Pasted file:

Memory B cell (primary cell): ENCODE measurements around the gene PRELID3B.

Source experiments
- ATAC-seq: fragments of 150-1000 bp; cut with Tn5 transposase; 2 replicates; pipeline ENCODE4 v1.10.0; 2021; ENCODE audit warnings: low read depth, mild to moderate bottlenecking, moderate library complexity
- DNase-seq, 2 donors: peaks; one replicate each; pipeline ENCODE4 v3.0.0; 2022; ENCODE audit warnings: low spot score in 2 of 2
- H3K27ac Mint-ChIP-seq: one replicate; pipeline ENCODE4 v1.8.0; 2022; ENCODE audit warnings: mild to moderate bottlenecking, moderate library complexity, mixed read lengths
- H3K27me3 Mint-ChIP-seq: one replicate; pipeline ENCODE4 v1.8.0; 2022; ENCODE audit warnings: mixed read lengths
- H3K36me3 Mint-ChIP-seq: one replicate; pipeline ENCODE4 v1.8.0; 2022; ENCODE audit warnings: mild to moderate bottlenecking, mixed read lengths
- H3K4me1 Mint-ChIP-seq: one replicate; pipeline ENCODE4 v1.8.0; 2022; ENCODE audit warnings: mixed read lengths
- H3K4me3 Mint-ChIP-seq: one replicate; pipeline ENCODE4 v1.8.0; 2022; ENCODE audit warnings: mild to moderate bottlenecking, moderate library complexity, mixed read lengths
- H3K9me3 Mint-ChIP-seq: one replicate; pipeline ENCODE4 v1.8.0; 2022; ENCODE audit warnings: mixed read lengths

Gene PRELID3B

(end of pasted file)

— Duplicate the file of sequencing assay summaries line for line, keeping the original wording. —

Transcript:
Memory B cell (primary cell): ENCODE measurements around the gene PRELID3B.

Source experiments
- ATAC-seq: fragments of 150-1000 bp; cut with Tn5 transposase; 2 replicates; pipeline ENCODE4 v1.10.0; 2021; ENCODE audit warnings: low read depth, mild to moderate bottlenecking, moderate library complexity
- DNase-seq, 2 donors: peaks; one replicate each; pipeline ENCODE4 v3.0.0; 2022; ENCODE audit warnings: low spot score in 2 of 2
- H3K27ac Mint-ChIP-seq: one replicate; pipeline ENCODE4 v1.8.0; 2022; ENCODE audit warnings: mild to moderate bottlenecking, moderate library complexity, mixed read lengths
- H3K27me3 Mint-ChIP-seq: one replicate; pipeline ENCODE4 v1.8.0; 2022; ENCODE audit warnings: mixed read lengths
- H3K36me3 Mint-ChIP-seq: one replicate; pipeline ENCODE4 v1.8.0; 2022; ENCODE audit warnings: mild to moderate bottlenecking, mixed read lengths
- H3K4me1 Mint-ChIP-seq: one replicate; pipeline ENCODE4 v1.8.0; 2022; ENCODE audit warnings: mixed read lengths
- H3K4me3 Mint-ChIP-seq: one replicate; pipeline ENCODE4 v1.8.0; 2022; ENCODE audit warnings: mild to moderate bottlenecking, moderate library complexity, mixed read lengths
- H3K9me3 Mint-ChIP-seq: one replicate; pipeline ENCODE4 v1.8.0; 2022; ENCODE audit warnings: mixed read lengths

Gene PRELID3B